Storage Field Day 6 – Wrap-up and Link-o-rama

Disclaimer: I recently attended Storage Field Day 6.  My flights, accommodation and other expenses were paid for by Tech Field Day and their sponsors. There is no requirement for me to blog about any of the content presented and I am not compensated in any way for my time at the event.  Some materials presented were discussed under NDA and don’t form part of my blog posts, but could influence future discussions.

This is a quick post to say thanks once again to the organisers and sponsors of Storage Field Day 6. I had a great time, learnt a lot, and didn’t get much sleep. For easy reference, here’s a list of the posts I did covering the event (not necessarily in chronological order).

Storage Field Day 6 – Day 0
Storage Field Day 6 – Day 1 – Avere
Storage Field Day 6 – Day 1 – StorMagic
Storage Field Day 6 – Day 1 – Tegile
Storage Field Day 6 – Day 2 – Coho Data
Storage Field Day 6 – Day 2 – Nexenta
Storage Field Day 6 – Day 2 – Pure Storage
Storage Field Day 6 – Day 3 – Nimble Storage
Storage Field Day 6 – Day 3 – NEC
Storage Field Day 6 – (Fairly) Full Disclosure

Also, here’s a number of links to posts by my fellow delegates. They’re all really smart folks, and you’d do well to check out what they’re writing about. I’ll update this list as more posts are published.

 

Eric Shanks
Storage Field Day 6
Local Premises Storage for EC2 Provided by Avere Systems
Nimble Storage Data Analytics – InfoSight

Will All New Storage Arrays be Hybrid?

 

John Obeto
Today at Storage Field Day 6

Day 2 at Storage Field Day 6: Coho Data

Day 2 at Storage Field Day 6: Nexenta Systems

 

Arjan Timmerman
Storage Field Day Starts Today :D

 

Nigel Poulton

Nexenta – Back in da house…

 

Enrico Signoretti
Avere Systems, great technology but…

 

Chin-Fah Heoh

MASSive, Impressive, Agile, TEGILE

 

Jon Klaus
Storage Field Day 6 Day 0 – Sightseeing and Yankee swap
SFD6 Day 1 – Avere, StorMagic, Tegile

 

Finally, thanks again to Stephen, Claire and Tom, it was a great few days and I really valued the opportunity I was given to attend.

Storage Field Day 6 – Day 3 – NEC

Disclaimer: I recently attended Storage Field Day 6.  My flights, accommodation and other expenses were paid for by Tech Field Day and their sponsors. There is no requirement for me to blog about any of the content presented and I am not compensated in any way for my time at the event.  Some materials presented were discussed under NDA and don’t form part of my blog posts, but could influence future discussions.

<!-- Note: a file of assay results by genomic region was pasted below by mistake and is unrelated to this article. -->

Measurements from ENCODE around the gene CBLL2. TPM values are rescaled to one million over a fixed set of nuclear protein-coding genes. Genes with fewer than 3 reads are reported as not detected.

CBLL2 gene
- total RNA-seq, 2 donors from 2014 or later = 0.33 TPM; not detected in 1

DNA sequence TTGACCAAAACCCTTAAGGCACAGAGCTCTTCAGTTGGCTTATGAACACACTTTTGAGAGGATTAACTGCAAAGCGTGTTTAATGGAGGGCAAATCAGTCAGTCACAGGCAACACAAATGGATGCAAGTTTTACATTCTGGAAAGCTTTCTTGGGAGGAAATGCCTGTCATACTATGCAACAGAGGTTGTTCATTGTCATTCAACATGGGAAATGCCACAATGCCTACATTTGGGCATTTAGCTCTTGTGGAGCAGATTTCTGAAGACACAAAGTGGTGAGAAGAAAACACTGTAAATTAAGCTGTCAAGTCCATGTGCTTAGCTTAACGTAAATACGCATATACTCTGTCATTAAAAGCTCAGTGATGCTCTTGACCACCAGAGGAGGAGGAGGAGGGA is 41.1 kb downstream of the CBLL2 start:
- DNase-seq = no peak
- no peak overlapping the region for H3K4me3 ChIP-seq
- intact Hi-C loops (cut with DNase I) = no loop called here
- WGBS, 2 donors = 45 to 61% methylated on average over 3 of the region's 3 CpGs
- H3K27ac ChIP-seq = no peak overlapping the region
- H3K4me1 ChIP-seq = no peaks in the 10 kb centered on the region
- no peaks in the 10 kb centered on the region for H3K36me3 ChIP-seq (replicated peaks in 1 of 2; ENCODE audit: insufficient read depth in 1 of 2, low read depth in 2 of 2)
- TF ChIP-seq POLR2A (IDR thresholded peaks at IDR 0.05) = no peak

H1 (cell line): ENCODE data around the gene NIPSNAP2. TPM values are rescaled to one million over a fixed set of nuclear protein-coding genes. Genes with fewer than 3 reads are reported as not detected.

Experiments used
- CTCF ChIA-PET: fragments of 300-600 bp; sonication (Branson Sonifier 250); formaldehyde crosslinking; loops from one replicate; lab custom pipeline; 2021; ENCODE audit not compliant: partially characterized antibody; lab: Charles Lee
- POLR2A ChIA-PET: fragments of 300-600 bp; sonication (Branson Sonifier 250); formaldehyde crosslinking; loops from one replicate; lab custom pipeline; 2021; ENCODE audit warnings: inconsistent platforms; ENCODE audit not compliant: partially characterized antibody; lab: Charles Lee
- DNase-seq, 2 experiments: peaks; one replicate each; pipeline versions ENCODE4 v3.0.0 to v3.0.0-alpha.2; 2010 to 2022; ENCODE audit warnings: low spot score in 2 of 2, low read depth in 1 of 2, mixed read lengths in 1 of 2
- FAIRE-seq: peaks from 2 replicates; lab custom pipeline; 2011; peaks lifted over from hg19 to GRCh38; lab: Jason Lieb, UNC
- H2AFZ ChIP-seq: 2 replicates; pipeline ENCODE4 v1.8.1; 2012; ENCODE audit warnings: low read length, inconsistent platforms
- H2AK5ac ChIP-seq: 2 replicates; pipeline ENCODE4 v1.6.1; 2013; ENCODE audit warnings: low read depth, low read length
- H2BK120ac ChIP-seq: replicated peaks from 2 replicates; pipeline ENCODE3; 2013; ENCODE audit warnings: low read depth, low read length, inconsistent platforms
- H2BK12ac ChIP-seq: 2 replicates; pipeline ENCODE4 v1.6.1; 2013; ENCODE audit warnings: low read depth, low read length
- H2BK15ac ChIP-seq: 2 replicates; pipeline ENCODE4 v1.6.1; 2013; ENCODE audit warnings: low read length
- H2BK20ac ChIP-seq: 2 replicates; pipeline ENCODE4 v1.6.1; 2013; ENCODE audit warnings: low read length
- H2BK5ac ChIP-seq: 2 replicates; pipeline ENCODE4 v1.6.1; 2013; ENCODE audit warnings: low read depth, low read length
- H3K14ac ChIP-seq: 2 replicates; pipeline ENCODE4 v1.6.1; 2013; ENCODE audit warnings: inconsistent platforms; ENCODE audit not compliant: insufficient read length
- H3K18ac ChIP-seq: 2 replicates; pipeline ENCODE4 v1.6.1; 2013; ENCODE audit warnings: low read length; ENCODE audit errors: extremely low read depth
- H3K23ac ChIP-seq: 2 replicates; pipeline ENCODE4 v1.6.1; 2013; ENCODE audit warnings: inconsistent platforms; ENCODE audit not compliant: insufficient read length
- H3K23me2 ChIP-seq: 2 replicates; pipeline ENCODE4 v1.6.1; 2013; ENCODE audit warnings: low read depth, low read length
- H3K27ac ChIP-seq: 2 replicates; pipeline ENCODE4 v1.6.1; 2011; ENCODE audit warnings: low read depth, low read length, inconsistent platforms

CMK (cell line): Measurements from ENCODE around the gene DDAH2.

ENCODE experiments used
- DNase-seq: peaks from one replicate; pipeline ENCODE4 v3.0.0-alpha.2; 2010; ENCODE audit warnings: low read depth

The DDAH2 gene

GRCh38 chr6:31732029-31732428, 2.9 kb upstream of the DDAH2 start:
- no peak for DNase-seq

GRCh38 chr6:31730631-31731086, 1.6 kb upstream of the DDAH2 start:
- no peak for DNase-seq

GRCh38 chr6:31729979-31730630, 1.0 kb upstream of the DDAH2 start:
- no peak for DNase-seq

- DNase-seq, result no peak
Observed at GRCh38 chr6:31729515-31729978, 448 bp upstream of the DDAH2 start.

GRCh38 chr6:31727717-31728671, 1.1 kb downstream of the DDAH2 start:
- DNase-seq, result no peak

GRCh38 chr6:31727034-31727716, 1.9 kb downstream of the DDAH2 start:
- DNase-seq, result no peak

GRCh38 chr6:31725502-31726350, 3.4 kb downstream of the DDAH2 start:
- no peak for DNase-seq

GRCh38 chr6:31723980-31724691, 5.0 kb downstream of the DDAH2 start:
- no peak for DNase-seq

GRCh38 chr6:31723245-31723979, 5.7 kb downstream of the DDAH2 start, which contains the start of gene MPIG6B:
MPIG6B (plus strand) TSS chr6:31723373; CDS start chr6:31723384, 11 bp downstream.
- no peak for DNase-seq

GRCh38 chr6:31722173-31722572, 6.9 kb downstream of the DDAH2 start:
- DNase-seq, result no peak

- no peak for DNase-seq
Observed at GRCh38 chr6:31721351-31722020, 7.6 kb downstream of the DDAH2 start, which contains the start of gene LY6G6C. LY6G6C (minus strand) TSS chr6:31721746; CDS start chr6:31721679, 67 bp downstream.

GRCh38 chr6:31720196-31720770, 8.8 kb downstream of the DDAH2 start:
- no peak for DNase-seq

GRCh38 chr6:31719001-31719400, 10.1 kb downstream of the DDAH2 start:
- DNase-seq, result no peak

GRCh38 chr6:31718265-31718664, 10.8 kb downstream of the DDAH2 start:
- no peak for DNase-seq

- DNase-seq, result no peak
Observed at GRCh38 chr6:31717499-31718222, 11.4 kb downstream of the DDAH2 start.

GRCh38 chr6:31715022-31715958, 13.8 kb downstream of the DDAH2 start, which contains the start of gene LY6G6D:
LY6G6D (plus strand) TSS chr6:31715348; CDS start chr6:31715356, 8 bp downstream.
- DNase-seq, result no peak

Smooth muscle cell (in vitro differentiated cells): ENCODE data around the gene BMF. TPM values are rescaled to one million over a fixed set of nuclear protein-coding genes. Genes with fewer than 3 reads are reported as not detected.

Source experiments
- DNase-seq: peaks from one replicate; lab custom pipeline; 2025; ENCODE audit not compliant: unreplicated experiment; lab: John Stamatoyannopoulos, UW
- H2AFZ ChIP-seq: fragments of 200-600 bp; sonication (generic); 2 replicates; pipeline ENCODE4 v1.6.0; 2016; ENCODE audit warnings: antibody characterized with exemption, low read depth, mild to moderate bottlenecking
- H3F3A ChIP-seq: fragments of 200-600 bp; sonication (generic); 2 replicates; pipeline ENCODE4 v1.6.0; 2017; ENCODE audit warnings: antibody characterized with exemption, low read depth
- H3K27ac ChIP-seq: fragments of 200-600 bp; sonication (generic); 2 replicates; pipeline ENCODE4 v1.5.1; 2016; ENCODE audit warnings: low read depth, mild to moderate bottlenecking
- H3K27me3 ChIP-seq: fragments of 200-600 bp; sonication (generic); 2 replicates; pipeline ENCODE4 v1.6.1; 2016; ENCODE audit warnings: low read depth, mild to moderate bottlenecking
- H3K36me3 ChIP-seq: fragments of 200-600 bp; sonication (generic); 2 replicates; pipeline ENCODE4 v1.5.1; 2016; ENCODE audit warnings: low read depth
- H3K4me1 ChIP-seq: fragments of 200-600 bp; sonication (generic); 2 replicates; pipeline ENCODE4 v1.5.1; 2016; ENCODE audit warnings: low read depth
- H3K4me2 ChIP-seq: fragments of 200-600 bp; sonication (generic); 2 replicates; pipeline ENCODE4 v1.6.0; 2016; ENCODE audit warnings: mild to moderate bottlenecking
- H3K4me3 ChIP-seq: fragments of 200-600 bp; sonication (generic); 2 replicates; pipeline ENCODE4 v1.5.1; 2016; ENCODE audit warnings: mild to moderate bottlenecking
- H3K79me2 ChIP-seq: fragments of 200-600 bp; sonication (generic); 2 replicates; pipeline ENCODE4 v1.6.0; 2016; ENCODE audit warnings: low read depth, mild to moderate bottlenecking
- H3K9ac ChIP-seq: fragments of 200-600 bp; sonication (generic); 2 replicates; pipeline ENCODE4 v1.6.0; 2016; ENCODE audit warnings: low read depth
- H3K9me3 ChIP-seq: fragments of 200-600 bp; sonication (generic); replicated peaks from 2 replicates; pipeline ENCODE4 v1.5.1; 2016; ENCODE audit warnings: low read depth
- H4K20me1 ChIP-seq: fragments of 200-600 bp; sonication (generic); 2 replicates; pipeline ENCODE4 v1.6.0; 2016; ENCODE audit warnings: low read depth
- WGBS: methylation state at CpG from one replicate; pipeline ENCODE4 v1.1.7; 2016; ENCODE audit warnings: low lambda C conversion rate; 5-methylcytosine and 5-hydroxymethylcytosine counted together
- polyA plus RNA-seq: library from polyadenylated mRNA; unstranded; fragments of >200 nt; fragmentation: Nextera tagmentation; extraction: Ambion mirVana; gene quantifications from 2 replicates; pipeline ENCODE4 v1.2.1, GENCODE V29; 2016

For each of the presentations I attended at SFD6, there are a few things I want to include in the post. Firstly, you can see video footage of the NEC presentation here. You can also download my raw notes from the presentation here. Finally, here’s a link to the NEC website that covers some of what they presented.

Firstly, I’d like to say up front that the NEC session was a little bizarre, in that the two lines of products presented, the M-Series block storage and the HYDRAstor deduplication solution, seemed years apart in terms of capability and general, erm, currency when compared to other vendor offerings. All I’ll say about the M-Series is that it seems like a solid product, but felt a lot like someone had taken a CLARiiON and added a SAS backend to it. (As an aside, a few people argued that that’s what EMC did with the first VNX a few years ago too). That would not be doing it real justice though, so I’ll stick with covering the HYDRAstor here.

Here are some of the highlights from that part of the session. The HYDRAstor is based on a scalable grid storage architecture using a community of smart nodes. These nodes are:

  • Industry standard x86 servers
  • Multiple types allowed (cross generation clusters)
  • Heterogeneous and open software

The system:

  • Is fully distributed
  • Is self-aware
  • Provides data management services
  • Virtualises hardware
  • And provides the capability to perform on-line upgrades / expansions with multi-generation nodes

There is no virtual edition, as NEC wants to control the performance of the whole thing.

The hands-free management also delivers:

  • Simple, fast deployment
  • Self-discovering capacity
  • Self-tuning and resource management
  • Self-healing
  • Web-browser GUI

I’ll say now that the GUI was a massive improvement over the M-Series Windows 2000-themed thing. It wasn’t amazing, but it was light-years ahead of where the M-Series is. NEC say that the system can scale to 165 nodes. Right now the biggest system in the US is 50 nodes.

In summary, I wasn’t a huge fan of what I saw from the M-Series, although I think it could be a solid workhorse in the data centre. I did, however, like the look of the HYDRAstor offering and would recommend you give it a look if you’re in the market for that kind of thing.